Garrett v. Coventry II DDR/Trademark Montgomery Farm, LP (Matter of White-Robinson), No. 14-10525 (5th Cir. 2/6/15). This case involved a bankruptcy court which sanctioned a law firm and then imposed a contempt order against them when they did not pay the sanction. The District Court and the Fifth Circuit both affirmed the contempt order. Attorney Garrett represented Nina White-Robinson in her bankruptcy. She represented the Debtor in a suit against DDR. The Bankruptcy Court ordered that Garrett and her firm pay sanctions totaling $25,000 for discovery abuse and for filing a frivolous motion for contempt. Garrett appealed the sanctions orders and lost. Garrett did not obtain a stay pending appeal nor did she pay the sanctions. As a result, DDR brought a motion for contempt against Garrett and her firm. The Bankruptcy Court ordered Garrett to pay an additional $6,454.50 in expenses to DDR and ordered that they pay an additional $100.00 per day for each additional day that they did not pay the sanctions. (There is an irony here in that the attorneys started the ball rolling with a motion for contempt only to have one granted against themselves.).
The Fifth Circuit found that the Bankruptcy Court had authority to issue the civil contempt order. It found that it was a core proceeding for the Bankruptcy Court to enforce its own orders and that the pending appeal did not deprive the court of jurisdiction. The Fifth Circuit also rejected the argument that the Contempt Order improperly allowed imprisonment for failure to pay a debt. However, the Contempt Order did not provide for imprisonment. Rather, it just increased the amount of money she owed. The Fifth Circuit also rejected the argument that the contempt order was an abuse of discretion.
The first moral here is that when appealing an order for payment of money, you should always request a stay pending appeal. The second one is that if you don't get a stay pending appeal, you should be prepared to get your checkbook out. Bankruptcy Courts don't like it when their orders are ignored.
Superior MRI Services, Inc. v. Alliance Healthcare Services, Inc., No. 14-60087 (5th Cir. 2/18/15). This case involves rights supposedly acquired from a debtor that filed bankruptcy. We start with P & L Incorporated. It filed chapter 7 bankruptcy on January 19, 2012. In its statement of financial affairs, it referenced an assignment of MRI service agreements to Superior MRI Services. However, Superior was not incorporated with the State of Mississippi until November 28, 2011. Superior then sued Alliance Healthcare Services for allegedly interfering with the MRI service agreements it acquired from the Debtor. Each of the incidents happened prior to Superior's incorporation. Alliance moved to dismiss for lack of prudential standing. It provided public records showing that Superior was not incorporated at the time of the alleged assignment. Furthermore, Superior was not able to provide evidence of the alleged assignment other than the statement in P & L's statement of financial affairs. The District Court dismissed the complaint. The District Court rejected the argument that P & L and Superior had merged and that Superior had ratified the assignment after it was incorporated. The Fifth Circuit affirmed.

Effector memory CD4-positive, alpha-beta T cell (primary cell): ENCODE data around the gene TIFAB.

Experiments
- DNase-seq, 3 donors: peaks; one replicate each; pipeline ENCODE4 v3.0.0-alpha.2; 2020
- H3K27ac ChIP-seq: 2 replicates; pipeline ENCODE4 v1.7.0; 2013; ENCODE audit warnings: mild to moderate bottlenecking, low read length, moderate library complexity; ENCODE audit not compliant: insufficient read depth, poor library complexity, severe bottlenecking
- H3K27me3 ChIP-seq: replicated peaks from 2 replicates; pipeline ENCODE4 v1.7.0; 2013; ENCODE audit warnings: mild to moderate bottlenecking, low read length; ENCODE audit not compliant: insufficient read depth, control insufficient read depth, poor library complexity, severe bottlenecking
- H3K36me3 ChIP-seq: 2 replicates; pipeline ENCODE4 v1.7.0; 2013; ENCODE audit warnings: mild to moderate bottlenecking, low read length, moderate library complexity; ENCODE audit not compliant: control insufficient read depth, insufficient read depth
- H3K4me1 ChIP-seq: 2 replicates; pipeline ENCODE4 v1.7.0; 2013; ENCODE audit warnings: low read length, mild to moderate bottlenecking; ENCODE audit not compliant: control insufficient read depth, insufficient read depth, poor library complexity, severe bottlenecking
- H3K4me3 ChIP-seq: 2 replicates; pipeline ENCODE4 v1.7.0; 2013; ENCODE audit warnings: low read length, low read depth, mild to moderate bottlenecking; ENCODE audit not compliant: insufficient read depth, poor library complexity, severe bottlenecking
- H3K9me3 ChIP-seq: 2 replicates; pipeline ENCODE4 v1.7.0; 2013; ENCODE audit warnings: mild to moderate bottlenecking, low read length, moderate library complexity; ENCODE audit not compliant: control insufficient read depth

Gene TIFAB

The principal bankruptcy interest here is what doesn't appear in the record. Apparently Alliance also argued that any cause of action belonged to the bankruptcy trustee since the alleged wrongs occurred prior to bankruptcy. Superior sought leave to join the trustee as a party but the court dismissed the case before that could happen. There is certainly a hint here that P & L sought to transfer assets to a third party on the eve of bankruptcy to keep them out of the estate. If that was the case, the plan failed due to the fact that the assignee didn't exist at the time and no evidence of the assignments was ever produced. Assuming that there ever was a valid cause of action, it should have been pursued by the bankruptcy trustee. However, we don't know what the chapter 7 trustee thought about the case or whether he ever knew it existed. If this were a Sherlock Holmes mystery, it would be the case of the trustee who didn't bark.
Baker v. Baker (In re Baker), No. 14-10569 (5th Cir. 2/20/15)(unpublished). This is the case of Joe, Joan and John and the missing mineral interest. Joe and Joan were married. When they got divorced, Joan was supposed to convey all of her interest in a property known as Poppies to Joe. However, when she signed the deed, it contained an exclusion for her mineral interest in the property. At some point Joe sued Joan in state court to compel her to convey the mineral interest to him. Joe filed chapter 12. Under his plan, he sold all of the estate's interest in Poppies to John. The sale order provided for John to receive all of the estate's interest, both mineral and surface to the Poppies property. John received a title commitment showing a reservation for the mineral interests and accepted a deed with this reservation as well. Eight months later, he filed a motion to compel, seeking to force the bankruptcy estate to convey the mineral interest to him. Finding that the estate had already conveyed all of the interest that it had, the Bankruptcy Court denied the motion. On appeal, John contended that the Bankruptcy Court exceeded its jurisdiction by determining the extent of the estate's interest. Apparently John was afraid that the Bankruptcy Court's order could be interpreted to foreclose Joe's suit against Joan to get the mineral interests back. The Fifth Circuit said that yes, the Bankruptcy Court had authority to interpret its own orders and that no, the Bankruptcy Court did not rule upon the state law issue between Joe and Joan.